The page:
The “insanity” question aside, I am guessing that the company is hesitant to make requirements for one group of employees (the ones on the manufacturing floor) and not another. I know Allison said they only have to require it for all employees in a specific job category, not all employees, but I can see someone in HR or Legal wanting to err on the side of caution.

    I had a job once that required an extensive FBI background check. For reasons unrelated to my actual background (it was a paperwork issue), I never was fully cleared. The company hired me anyway; my ID badge wouldn’t allow me in certain areas, which didn’t matter because my job didn’t require me to go there.

  27. Less Bread More Taxes*

    I moved to France for a job last year and that was the first time I ever had to do a medical for a job. Apparently it’s the norm here. I forgot how incensed I was over it until I read today’s letter! I don’t even get health insurance through this job, so it’s absolutely ridiculous. My European boyfriend has always had to do medicals for jobs. When I asked why on Earth that’s the norm, he said it’s so the employer can get rid of you if you’re going to cost them money in healthcare. What. on. Earth.

    If I had any legal or social standing to do so, I would have absolutely pushed back on it. Your employer does not need any of this information.

    1. Beth Jacobs*

      See my comment below. I believe this a common legal requirement in Europe. I don’t think it’s because of healthcare costs, as most of the EU has a single payer system.

    2. Amethystmoon*

      I believe companies can be technically sued for things like that in the U.S. None would ever admit anyway that was why they got rid of the employee.

      1. Less Bread More Taxes*

        It’s kinda nuts. I’m so glad the US generally protects people’ medical info and doesn’t fire people based on health status.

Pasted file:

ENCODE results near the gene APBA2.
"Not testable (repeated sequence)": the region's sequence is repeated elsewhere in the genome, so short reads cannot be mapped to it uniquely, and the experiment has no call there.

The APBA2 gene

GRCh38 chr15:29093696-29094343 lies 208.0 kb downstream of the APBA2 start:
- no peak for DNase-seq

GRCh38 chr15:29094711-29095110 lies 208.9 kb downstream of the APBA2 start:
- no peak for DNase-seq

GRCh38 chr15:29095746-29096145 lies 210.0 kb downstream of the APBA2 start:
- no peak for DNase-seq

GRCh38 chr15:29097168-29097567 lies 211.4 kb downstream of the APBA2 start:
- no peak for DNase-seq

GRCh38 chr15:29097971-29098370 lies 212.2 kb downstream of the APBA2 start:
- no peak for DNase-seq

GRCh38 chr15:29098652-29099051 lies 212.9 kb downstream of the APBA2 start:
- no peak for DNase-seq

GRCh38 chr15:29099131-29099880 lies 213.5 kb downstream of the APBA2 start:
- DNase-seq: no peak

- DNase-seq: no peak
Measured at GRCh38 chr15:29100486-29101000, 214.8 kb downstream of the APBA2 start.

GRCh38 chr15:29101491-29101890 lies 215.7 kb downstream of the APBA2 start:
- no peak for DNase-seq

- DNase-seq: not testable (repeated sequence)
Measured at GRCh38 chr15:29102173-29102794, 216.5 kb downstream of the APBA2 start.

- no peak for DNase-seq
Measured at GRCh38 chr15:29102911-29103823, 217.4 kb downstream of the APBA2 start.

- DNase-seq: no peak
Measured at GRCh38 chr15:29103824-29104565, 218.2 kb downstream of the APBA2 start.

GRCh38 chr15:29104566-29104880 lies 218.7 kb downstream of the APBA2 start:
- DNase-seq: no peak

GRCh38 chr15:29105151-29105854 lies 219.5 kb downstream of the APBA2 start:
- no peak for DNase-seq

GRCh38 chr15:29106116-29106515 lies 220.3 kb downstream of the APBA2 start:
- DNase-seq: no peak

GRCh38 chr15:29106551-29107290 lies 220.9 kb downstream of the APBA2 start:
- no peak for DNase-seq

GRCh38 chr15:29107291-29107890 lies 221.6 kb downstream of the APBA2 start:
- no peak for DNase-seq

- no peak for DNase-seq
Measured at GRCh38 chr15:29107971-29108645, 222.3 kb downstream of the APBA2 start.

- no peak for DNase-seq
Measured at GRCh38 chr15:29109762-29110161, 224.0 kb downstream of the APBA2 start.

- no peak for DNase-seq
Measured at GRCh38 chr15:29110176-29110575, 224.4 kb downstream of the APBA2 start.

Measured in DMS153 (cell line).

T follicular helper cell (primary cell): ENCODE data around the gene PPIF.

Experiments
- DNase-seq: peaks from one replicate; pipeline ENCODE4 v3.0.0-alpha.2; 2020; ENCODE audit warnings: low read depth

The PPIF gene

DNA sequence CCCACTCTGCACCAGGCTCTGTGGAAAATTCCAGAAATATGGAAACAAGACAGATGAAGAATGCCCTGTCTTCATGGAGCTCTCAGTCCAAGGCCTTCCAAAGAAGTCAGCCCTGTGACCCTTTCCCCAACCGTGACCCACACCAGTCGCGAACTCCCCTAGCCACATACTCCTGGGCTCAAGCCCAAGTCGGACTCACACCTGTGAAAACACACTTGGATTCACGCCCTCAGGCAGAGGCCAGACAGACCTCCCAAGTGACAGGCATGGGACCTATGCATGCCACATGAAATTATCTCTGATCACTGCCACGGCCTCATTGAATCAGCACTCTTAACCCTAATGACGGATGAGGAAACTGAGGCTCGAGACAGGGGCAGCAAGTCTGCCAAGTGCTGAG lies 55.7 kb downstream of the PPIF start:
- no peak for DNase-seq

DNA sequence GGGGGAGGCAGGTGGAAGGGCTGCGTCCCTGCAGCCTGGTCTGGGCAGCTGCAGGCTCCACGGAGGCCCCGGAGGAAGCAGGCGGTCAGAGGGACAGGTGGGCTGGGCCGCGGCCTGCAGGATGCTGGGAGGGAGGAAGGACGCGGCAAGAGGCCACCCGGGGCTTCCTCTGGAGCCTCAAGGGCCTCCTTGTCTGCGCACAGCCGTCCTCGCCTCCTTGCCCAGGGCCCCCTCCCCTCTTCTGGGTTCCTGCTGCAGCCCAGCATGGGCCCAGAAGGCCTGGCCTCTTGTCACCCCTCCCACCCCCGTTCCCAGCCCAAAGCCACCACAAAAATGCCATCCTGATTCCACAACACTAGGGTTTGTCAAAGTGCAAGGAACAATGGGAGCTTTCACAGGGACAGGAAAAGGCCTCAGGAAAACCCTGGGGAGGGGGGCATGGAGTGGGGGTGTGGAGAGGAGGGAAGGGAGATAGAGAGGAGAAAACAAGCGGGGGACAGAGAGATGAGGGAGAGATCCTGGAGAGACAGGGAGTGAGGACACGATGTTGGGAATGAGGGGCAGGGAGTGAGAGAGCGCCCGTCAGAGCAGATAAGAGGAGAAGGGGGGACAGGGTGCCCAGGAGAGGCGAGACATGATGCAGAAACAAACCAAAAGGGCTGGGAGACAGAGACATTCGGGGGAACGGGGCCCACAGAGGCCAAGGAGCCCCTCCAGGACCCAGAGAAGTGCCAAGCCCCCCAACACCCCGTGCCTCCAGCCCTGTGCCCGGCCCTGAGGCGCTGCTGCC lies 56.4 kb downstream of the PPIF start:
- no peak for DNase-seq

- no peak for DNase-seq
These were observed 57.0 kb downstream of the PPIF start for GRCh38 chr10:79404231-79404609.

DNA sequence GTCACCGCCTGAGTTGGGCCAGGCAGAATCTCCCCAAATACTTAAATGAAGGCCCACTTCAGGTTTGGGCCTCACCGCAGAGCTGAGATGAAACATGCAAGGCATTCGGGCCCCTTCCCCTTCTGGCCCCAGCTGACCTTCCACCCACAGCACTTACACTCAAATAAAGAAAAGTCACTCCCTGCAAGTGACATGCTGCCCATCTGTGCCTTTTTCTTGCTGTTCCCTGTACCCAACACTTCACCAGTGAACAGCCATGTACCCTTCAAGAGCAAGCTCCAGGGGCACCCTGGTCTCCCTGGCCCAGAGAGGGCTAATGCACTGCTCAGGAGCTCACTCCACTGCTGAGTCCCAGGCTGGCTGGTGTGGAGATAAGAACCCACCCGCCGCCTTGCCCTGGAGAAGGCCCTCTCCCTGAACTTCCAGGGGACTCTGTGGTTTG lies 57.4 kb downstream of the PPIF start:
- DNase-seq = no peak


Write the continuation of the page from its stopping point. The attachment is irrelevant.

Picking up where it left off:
3. Eurodance*

      Nooo, that’s not the reason why European employers require this wtf!

      I’m in Europe, I’ve always had to do physicals before starting my job (or in the first few days of my jobs) for the past 20 years. But that’s not because they want to get rid of you, it’s to determine whether any condition you may develop during your employment is caused BY your employment! E.g., you get a slipped disk, is it because you were sitting too much/didn’t have an ergonomic chair, or was this actually preconsisting and isn’t caused by your job? This is because injuries/illnesses/accidents caused BY your job or AT WORK have to be paid for BY your employer, so any rehab or special equipment you require for curative or rehab purposes will be covered by your employer plus they can’t fire you for it.

      Employers in Europe care that you’re healthy because firing here is actually REALLY HARD already and even harder when you’re sick.

      And then of course there’s the special circumstances when you work around machinery or in production or the health care system (in which case yes, an offer can be pulled if you’re not fit for it, but I have NEVER seen this happen). No one wants a case of Typhoid Mary.

  28. Beth Jacobs*

    Even when a doctor’s examination is necessary because the job is physically demanding, there’s a right and wrong way to them. In my jurisdiction, all workers (barring some minimal part time work) must undergo a physical, it’s required by law to mitigate occupational health risks. However, noone’s sending their employers confidential data! Instead, the employer lists the demands of the job (eg. lifting weight, night shifts) and the doctor produces a document saying a) fit to work, b) fit to work with the following accommodation c) unfit to work. The employer doesn’t see the actual medical data supporting that statement. For office work, the statement can be provided by your regular GP.